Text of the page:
Omega-3 Fatty Acid Deficiency: Mood Disorders

The omega-3 fatty acid alpha linolenic acid (ALA, C18:3 (n-3)) is an essential fatty acid required by human for health. Alpha linolenic acid is metabolised to a number of hormone like substances called eicosanoids, and these have a wide range of effects on cell function. A deficiency of omega-3 fatty acids will eventually lead to death, but along this path there lies a number of chronic diseases and disorders that are attributable to an omega-3 fatty acid deficiency. A number of mood disorders including anxiety and depression may be caused by a deficiency of essential fatty acids. For example, in one study researchers investigated the effects of an omega-3 fatty acid deficiency in mice. The researchers isolated two groups of mice to induce stress and then monitored their behaviour. Mice that were deficient in omega-3 fatty acids were more likely to show anxious behaviour when isolated, when compared to mice that were not deficient in omega-3 fatty acids, suggesting the deficiency enhanced the susceptibility of the mice to stress.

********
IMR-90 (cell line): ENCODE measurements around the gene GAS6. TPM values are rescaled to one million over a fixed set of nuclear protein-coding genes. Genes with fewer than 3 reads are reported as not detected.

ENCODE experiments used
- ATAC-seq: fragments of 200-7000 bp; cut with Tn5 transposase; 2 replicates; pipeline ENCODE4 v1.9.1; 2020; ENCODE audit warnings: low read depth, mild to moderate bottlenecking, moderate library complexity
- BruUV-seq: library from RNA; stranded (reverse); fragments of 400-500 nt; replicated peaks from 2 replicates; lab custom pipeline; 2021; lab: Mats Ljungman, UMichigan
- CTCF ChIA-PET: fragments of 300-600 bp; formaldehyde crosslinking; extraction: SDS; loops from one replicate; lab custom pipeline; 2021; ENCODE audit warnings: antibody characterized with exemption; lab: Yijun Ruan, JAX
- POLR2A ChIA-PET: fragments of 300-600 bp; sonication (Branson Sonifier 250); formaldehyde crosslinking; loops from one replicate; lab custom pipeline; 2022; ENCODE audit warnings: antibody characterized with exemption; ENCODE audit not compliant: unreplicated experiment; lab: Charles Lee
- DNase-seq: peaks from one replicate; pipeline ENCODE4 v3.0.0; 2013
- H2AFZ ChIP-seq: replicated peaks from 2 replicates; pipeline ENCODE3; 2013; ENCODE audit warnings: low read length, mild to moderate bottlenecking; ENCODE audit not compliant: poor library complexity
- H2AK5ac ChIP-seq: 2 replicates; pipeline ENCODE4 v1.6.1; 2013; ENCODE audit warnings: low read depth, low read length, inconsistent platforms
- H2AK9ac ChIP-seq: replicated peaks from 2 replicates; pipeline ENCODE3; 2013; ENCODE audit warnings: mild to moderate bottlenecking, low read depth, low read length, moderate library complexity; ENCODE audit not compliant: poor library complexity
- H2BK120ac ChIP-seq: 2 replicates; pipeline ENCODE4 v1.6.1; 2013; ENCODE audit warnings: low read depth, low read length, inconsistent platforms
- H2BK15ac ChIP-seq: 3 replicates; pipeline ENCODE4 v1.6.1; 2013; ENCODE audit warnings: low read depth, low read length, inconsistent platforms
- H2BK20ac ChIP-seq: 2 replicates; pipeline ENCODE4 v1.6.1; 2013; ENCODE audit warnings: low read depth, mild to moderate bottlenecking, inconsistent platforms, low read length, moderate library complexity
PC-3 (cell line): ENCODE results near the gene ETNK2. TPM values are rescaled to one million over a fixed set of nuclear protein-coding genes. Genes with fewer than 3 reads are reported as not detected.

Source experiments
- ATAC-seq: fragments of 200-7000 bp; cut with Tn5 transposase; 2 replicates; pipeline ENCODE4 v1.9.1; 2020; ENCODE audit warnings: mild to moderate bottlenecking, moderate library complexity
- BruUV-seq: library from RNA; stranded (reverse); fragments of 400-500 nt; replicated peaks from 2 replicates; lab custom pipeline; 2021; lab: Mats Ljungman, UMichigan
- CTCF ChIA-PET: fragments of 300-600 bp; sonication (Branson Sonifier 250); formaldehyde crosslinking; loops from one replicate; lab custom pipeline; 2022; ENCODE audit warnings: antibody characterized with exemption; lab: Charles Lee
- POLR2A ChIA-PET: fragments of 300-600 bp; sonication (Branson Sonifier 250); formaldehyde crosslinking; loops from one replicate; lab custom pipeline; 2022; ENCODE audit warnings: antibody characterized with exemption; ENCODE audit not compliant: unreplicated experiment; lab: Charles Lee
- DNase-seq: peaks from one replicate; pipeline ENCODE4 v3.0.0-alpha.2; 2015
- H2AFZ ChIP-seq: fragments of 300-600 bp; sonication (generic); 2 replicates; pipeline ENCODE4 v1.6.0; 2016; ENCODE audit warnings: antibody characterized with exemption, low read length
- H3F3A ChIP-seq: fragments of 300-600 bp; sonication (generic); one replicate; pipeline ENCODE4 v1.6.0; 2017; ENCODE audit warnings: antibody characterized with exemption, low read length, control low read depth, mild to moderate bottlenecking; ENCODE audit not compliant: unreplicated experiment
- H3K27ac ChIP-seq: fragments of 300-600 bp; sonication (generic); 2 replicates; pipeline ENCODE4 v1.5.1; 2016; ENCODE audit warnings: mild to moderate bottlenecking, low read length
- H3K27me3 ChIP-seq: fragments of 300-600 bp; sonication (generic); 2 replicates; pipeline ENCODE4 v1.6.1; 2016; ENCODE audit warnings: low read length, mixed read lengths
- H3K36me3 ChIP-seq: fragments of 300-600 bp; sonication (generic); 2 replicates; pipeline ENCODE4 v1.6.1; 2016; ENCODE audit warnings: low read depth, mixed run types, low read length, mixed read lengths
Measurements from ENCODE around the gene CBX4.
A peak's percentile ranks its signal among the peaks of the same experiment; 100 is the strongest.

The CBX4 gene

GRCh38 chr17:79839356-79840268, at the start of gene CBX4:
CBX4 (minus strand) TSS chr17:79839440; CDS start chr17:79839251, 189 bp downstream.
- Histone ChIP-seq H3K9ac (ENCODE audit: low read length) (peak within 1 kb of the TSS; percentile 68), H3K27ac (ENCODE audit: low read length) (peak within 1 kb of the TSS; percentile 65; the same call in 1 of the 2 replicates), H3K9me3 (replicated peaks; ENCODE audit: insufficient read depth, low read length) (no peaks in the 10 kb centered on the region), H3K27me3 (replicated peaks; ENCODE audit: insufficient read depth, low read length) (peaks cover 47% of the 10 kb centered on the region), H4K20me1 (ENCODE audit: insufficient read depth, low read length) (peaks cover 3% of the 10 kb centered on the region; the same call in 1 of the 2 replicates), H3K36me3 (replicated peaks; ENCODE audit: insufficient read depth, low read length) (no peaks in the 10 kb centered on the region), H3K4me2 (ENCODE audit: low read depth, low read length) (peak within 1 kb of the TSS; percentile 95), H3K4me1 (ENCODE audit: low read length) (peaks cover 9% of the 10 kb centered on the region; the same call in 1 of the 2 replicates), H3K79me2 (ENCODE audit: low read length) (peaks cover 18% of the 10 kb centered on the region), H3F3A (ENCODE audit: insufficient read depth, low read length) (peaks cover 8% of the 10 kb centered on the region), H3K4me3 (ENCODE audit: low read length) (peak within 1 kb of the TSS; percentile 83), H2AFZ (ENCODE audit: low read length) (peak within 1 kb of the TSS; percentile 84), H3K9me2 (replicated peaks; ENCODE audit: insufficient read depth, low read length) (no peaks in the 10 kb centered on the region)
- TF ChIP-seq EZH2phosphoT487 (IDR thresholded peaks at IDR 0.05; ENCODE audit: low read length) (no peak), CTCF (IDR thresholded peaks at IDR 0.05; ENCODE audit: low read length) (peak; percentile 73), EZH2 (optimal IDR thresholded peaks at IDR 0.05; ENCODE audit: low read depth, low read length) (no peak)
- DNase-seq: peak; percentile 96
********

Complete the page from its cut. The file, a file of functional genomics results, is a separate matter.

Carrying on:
flaxseeds anxiety depression mood

One of the best dietary source of alpha linolenic acid is flaxseeds. However, green leafy vegetables also contain reasonable amounts of alpha linolenic acid. Omega-3 fatty acid needs of humans can also be supplied by eating fish, which contains both eicosapentaenoic acid (EPA, C20:5 (n-3)) and docosahexaenoic acid (DHA, C22:6 (n-3)).

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Harauma, A., and Moriguchi, T. 2011. Dietary n‐3 Fatty Acid Deficiency in Mice Enhances Anxiety Induced by Chronic Mild Stress. Lipids. 46(5): 409-416

About Robert Barrington

Robert Barrington is a writer, nutritionist, lecturer and philosopher.
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